When shaker time was over, he’d fight to keep that thing in his hand and when the shakers disappeared, he’d scream and cry through the entire next song.  I’d quietly soothe him, whispering in his ear.  I could feel all the other moms looking at me.  Sometimes we’d leave the room until things got calm.

This is when I’d come back and Miss Allison would talk about “The Process.” My younger boy never had this issue, although his deal is to just lie like a log on the floor during the dancing music.  Everyone just dances over him like he’s a prop on the carpet.  Of course I’m used to being the family that stands out in a crowd.  Neither child really follows anything.

After years with Miss Allison and learning from Montessori school, I have become adjusted to knowing what “The Process” really means.  At 6-9 months old, the older child was processing everything in his environment.  Including the music and songs of Kindermusik.  A week or two after learning a new song or dance he’d try mimicking it at home.  Not often in class.  He was too busy there.  Too busy PROCESSING everything.

The little one does the same thing.  He may just lay and roll on the floor in class, but on the way home he sings every single word to every song.  I learned something else about The Process over these 5 years as well.  Letting go of the Perfectionist in myself.

After setting out all the supplies for our family gingerbread house, I had ideas of creating a masterpiece, but after several summers of Kindermusik crafts and home art projects I knew the house was going to be anything but that.  The boys jumped right in icing and decorating until every bit of candy was either on that house or had been eaten.

Throughout, I kept reminding myself that it’s all about THE PROCESS.  I’ve seen other moms do all the gluing and sticking and messy work for their art projects or have a separate “kid’s Christmas tree” so that the “real” tree can look like Martha Stewart’s, and that’s fine.  Those trees are beautiful and the projects look just like the originals.

What I’ve learned about The Process is that as much as I want that perfect looking tree and gingerbread house for my very own, I remember the original ones even more. I remember the hand turkey with 3 eyes and feathers on his head but none on the fingers part.  The gingerbread house with candy only on one side or only decorated with the blue candies.  I remember the Santa picture that I had to be in with my sweats on, hair a mess and no makeup because the little one would not go near the man in the red suit.  This is all part of The Process.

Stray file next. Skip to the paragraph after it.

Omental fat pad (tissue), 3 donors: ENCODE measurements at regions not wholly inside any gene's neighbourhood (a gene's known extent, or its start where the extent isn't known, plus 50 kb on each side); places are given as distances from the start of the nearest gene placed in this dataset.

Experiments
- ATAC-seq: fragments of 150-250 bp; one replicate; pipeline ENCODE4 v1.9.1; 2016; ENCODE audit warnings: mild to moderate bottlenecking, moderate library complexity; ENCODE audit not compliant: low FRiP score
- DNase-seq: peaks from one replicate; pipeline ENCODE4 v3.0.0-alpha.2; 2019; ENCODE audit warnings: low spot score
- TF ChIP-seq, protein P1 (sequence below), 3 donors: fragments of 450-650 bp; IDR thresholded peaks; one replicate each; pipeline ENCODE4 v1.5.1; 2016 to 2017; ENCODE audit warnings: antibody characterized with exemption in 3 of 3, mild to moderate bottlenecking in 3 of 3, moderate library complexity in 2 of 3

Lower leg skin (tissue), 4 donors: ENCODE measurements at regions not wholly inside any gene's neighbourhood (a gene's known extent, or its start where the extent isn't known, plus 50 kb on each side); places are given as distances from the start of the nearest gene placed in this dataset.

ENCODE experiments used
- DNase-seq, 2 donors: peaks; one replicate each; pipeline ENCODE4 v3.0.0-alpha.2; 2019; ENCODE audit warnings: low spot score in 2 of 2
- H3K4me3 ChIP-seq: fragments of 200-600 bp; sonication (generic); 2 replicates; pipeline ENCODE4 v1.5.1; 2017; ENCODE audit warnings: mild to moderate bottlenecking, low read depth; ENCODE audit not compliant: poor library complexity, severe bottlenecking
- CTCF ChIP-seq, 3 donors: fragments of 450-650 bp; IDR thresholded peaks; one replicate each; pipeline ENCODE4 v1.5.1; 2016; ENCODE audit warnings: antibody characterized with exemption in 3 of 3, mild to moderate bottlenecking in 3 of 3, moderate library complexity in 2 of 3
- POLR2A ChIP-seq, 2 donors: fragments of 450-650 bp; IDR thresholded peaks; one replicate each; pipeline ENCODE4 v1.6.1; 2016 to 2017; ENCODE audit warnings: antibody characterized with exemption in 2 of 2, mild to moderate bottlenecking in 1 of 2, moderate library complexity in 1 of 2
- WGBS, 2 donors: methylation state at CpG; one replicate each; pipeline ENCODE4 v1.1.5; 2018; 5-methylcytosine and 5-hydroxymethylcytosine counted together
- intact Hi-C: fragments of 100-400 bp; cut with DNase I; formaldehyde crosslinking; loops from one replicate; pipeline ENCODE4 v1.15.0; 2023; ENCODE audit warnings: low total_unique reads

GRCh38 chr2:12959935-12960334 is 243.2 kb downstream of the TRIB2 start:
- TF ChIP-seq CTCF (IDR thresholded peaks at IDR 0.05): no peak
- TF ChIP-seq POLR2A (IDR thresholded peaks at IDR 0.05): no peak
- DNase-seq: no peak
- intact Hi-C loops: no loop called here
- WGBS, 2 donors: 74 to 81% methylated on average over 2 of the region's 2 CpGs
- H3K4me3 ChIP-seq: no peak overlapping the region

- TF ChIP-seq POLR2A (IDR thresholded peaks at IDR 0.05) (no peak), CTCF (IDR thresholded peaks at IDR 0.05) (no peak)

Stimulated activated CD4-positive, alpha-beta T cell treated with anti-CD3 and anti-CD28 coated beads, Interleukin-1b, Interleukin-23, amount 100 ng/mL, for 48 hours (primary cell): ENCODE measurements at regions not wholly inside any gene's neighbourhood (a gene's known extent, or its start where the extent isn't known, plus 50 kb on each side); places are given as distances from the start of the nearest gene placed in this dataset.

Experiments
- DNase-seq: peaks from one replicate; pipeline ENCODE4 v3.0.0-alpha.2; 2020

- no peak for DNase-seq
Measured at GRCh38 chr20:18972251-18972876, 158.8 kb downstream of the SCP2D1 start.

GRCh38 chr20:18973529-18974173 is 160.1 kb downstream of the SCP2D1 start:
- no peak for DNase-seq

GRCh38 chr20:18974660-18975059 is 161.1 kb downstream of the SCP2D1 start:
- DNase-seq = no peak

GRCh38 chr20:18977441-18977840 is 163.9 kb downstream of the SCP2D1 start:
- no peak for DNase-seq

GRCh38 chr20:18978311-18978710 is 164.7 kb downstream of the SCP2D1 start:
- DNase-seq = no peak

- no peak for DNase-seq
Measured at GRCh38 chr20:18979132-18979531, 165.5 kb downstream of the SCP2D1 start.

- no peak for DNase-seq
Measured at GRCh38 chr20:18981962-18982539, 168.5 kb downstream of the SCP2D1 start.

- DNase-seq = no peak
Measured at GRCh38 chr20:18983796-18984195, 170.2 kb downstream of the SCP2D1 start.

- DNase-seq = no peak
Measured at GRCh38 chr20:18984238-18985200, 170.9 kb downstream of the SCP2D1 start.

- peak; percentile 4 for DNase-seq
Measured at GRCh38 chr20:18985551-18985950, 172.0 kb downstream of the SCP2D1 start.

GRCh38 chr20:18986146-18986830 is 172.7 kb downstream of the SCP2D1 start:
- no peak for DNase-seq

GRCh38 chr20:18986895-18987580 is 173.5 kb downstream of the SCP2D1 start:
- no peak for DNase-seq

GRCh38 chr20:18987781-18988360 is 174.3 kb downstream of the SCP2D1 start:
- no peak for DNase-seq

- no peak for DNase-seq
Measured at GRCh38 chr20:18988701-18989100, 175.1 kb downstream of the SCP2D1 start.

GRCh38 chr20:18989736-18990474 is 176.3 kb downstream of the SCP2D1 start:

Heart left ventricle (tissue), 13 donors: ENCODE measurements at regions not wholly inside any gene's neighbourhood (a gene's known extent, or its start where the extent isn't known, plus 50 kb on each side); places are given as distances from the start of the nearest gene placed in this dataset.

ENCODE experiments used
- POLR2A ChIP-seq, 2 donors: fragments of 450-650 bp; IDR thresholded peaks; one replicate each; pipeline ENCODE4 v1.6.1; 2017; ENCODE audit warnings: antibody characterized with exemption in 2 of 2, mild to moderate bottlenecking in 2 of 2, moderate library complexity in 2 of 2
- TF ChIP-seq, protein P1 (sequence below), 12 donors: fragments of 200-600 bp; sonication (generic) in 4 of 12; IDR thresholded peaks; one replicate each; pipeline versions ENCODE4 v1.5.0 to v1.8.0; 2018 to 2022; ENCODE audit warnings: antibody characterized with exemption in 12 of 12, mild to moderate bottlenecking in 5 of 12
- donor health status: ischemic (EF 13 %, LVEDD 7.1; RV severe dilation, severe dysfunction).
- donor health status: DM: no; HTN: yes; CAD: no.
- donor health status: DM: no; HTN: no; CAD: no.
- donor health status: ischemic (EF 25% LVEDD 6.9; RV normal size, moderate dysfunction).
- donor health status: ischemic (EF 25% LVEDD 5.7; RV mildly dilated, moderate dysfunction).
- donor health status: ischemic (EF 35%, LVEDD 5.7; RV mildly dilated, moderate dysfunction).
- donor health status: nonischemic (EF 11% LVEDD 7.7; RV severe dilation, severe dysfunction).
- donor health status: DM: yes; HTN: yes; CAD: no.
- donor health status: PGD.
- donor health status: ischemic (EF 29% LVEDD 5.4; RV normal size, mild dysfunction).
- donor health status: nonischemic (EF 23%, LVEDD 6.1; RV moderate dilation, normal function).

The Process, where not only the children are learning and growing and absorbing, but I am too! The perfectionist still wants to fight it but I remember all these things to keep her at bay, and until the children can hang outside Christmas lights on their own, I can still light up the neighborhood in my own Martha Stewart-ness.  So the next time you see us dancing to the beat of our own drum, you can stare, it’s okay. We are just processing and making memories while doing it.

Shared with permission from Studio 3 Music, the world’s largest Kindermusik program, from a Studio 3 Music blog post written by Kindermusik mommy Heidi Forrester… who still hopes her gingerbread house will one day look like the picture on the package.

Meet a Kindermusik educator: Aimee Carter

Name:
Aimee Carter

Location:
Brandon, Florida

Studio name and link:
Delightful Sounds
www.delightfulsounds.com

Number of years you’ve taught Kindermusik:
7

Describe yourself in five words or less:
Creative, fun, energetic, and silly

Favorite Kindermusik song:
The Morning Song, because I like coming up with crazy animal sounds for the unexpected, animal choices like manatees or hippos.

Favorite Kindermusik activity, and why:
Anything with bilibos. I love all the ways we can play with them!

A proud moment in a Kindermusik classroom:
I love getting to see all the first steps and first words along with the parents. I get pretty excited about seeing the children grow and learn.

Something your Kindermusik children or families have taught you (could be inspirational, humorous, practical, etc.):
The children have really helped me become even more creative. They can really get outside of the box sometimes, and I LOVE that!

Something funny a child has said or done in your classroom:
The preschoolers crack me up. I never know what they will say or do next. Last week, one of the children stopped me in the middle of a song to ask “if I ever had fire come out of my butt?” LOL I never could figure out what it had to do with the train song???

The reason you teach:
I am passionate about music and the development of children. Kindermusik allows me to combine both of these as I work side by side with such wonderful families each week!

The beauty around us

Aesthetic awareness has been described as one of the defining qualities of being human. Becoming aware of the beauty of sound – a part of aesthetic awareness – requires key listening skills.

Sometimes the most unusual sounds and beautiful sights can strike a chord within us, and even within a precocious young child!  Learning to search for beauty, listen for beauty, and discuss beautiful sounds – these are the building blocks to developing an aesthetic awareness that lasts a lifetime.